The third instalment of the Sidmouth Literary Festival has proven to be quite a success as writers had an opportunity to talk about the stories behind their stories. The festival took place over three days i.e. Friday to Sunday and included talks from authors, workshops on how to become a published writer and awards for poetry. Judi Spiers and Christopher Biggins started off the event and after the dual act, there were several talks on the other side of town.
Novelist Sophie Hannah who is known for her Queen of Crime book, in association with Winstone’s Books had a chance to talk about the amazing coincidences that resulted in her being asked to write a new series of books featuring the infamous Poirot by the Agatha Christie estate.
The Daily Telegraph’s Bryony Gordon talked about how she struggled with mental issues and drugs before talking about Prince Harry’s call to her to congratulate her after finishing the London Marathon.
Valerie Grove talked about what life was like in The Oldie magazine and how it felt to be writing obituaries for The Telegraph. Adele Parks, Lee Weeks and Lesley Pearse, all Sunday Times best-sellers, talked about their novels and delved into the passion, domestic suspense and romance. Afterwards, Time Pears went on stage and spoke about how his writing was influenced by growing up in Devon. Laurence Anholt also took the chance to reveal that ‘The Hypnotist’, his new novel, had won a major award.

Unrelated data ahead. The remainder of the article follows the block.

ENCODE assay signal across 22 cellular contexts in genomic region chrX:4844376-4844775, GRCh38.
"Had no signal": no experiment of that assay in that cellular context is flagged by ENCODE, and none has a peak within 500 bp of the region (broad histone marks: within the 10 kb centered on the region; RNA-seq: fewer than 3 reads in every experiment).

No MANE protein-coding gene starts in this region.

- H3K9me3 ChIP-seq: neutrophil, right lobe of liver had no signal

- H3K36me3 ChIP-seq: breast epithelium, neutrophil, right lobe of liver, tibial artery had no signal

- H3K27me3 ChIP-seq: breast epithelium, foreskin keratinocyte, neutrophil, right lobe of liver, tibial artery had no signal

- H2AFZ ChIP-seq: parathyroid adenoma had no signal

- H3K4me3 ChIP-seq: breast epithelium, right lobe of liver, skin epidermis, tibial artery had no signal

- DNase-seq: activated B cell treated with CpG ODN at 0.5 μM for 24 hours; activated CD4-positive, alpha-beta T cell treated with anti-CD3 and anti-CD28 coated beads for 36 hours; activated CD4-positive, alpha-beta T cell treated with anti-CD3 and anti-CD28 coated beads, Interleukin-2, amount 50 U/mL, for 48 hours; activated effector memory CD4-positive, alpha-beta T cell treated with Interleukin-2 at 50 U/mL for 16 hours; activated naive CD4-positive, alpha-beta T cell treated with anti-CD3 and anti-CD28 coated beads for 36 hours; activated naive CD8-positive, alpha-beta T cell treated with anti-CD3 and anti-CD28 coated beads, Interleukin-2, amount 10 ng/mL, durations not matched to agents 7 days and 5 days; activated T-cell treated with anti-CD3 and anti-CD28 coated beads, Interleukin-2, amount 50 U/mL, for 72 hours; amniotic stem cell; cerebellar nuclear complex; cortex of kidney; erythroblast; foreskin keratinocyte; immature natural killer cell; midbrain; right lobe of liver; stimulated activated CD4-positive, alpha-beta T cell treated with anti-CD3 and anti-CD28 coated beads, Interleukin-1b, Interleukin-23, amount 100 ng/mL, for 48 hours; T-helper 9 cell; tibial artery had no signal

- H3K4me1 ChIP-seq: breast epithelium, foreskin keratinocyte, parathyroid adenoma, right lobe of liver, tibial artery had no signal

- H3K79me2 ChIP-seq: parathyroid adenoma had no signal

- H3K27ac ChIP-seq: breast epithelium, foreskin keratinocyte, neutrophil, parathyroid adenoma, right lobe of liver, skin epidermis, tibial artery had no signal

There was a fascinating talk touching on women in history from Anne Sebba that also spoke about the Duchess of Windsor and Julia Creek opened up Sidmouth’s literary past to the audience. Anne Swithinbank, the writer who focuses on gardening, talked about a number of tips with Sidmouth in Bloom’s Lynette Talbot. There was also a major treat for the audience from Sarah Obermuller Bennet as she revealed the actual story that led to Jerome K Jerome.
However, the event wasn’t just an adult affair as children also had a few ways of getting involved. There was a How to Get Published Workshop and several teens and young kids had a chance to compete for the poetry awards. The writer in residence for the festival, Jane Corry, took some time to thank everyone who had sponsored the event she also thanked the volunteers who had done a lot of work to ensure the festival went on without a hitch.